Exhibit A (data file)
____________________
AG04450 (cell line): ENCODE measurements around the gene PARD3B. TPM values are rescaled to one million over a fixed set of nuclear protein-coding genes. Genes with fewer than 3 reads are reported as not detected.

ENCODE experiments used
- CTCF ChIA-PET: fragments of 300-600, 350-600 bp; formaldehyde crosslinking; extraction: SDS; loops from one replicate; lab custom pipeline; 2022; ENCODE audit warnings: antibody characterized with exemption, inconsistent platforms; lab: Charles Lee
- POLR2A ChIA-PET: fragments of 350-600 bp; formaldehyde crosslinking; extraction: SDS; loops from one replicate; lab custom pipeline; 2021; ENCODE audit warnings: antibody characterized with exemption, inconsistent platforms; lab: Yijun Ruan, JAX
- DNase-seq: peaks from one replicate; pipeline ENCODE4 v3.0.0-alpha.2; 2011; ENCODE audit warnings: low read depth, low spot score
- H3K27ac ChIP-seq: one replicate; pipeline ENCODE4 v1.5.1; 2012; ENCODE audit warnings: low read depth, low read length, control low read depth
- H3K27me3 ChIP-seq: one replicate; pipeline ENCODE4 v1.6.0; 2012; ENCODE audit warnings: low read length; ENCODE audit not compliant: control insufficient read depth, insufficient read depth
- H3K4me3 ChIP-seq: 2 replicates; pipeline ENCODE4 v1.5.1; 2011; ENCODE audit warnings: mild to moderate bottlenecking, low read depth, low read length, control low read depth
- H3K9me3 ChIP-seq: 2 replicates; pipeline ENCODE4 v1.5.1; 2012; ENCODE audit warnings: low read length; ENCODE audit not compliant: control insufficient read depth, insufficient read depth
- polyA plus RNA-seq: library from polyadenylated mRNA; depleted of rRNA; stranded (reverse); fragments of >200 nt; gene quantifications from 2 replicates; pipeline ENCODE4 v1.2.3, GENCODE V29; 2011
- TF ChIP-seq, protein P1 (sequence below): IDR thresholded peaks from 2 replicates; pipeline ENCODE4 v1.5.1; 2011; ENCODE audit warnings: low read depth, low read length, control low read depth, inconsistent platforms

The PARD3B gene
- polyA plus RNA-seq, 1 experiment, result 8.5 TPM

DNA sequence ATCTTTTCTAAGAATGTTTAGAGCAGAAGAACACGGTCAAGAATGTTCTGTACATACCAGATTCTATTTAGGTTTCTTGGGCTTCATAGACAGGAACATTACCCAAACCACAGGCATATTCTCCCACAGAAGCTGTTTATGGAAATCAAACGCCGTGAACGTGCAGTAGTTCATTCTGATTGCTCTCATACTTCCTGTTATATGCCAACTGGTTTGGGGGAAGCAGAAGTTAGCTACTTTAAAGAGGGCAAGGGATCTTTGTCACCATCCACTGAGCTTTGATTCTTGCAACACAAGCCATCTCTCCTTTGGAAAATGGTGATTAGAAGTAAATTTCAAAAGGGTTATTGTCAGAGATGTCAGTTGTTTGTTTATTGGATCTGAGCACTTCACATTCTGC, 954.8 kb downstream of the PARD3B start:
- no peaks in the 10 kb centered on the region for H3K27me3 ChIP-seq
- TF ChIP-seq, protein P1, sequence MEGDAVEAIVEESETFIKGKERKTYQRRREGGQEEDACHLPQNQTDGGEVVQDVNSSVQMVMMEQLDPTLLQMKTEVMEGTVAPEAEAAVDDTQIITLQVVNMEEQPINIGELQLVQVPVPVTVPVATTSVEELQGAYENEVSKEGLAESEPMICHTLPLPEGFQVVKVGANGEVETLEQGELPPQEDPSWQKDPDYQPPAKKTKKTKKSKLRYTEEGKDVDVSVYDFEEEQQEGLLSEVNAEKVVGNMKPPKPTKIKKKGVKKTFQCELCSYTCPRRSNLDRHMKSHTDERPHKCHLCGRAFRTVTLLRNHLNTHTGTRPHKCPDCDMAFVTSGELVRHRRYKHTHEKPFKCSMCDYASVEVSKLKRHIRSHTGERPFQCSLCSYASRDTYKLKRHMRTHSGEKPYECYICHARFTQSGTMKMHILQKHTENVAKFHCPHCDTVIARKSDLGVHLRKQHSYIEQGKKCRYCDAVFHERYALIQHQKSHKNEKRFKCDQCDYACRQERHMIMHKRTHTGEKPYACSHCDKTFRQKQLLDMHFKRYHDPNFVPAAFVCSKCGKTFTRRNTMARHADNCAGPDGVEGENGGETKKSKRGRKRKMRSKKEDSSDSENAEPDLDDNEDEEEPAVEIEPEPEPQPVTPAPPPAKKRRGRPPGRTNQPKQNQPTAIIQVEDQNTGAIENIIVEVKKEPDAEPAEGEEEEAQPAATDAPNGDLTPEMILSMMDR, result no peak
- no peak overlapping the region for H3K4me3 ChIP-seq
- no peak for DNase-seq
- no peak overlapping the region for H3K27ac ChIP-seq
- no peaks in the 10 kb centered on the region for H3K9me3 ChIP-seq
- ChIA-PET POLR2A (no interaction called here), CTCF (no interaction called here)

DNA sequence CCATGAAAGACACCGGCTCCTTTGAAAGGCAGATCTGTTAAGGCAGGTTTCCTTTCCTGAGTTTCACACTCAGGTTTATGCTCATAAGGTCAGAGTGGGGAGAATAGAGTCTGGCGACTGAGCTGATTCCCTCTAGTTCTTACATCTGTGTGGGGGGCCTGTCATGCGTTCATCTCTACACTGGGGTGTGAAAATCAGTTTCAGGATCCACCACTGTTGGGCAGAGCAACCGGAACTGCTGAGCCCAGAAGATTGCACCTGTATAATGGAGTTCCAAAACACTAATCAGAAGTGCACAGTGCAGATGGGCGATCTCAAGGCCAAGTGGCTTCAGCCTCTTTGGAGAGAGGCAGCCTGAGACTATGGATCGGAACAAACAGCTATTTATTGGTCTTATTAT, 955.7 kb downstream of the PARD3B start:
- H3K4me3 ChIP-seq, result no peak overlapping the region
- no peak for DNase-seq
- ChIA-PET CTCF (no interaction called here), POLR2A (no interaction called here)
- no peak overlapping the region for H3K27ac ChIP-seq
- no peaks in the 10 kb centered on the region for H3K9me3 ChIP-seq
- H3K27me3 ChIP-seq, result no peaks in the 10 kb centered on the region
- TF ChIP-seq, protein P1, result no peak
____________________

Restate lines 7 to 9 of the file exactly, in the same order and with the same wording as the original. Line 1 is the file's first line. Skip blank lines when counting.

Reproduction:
- H3K27me3 ChIP-seq: one replicate; pipeline ENCODE4 v1.6.0; 2012; ENCODE audit warnings: low read length; ENCODE audit not compliant: control insufficient read depth, insufficient read depth
- H3K4me3 ChIP-seq: 2 replicates; pipeline ENCODE4 v1.5.1; 2011; ENCODE audit warnings: mild to moderate bottlenecking, low read depth, low read length, control low read depth
- H3K9me3 ChIP-seq: 2 replicates; pipeline ENCODE4 v1.5.1; 2012; ENCODE audit warnings: low read length; ENCODE audit not compliant: control insufficient read depth, insufficient read depth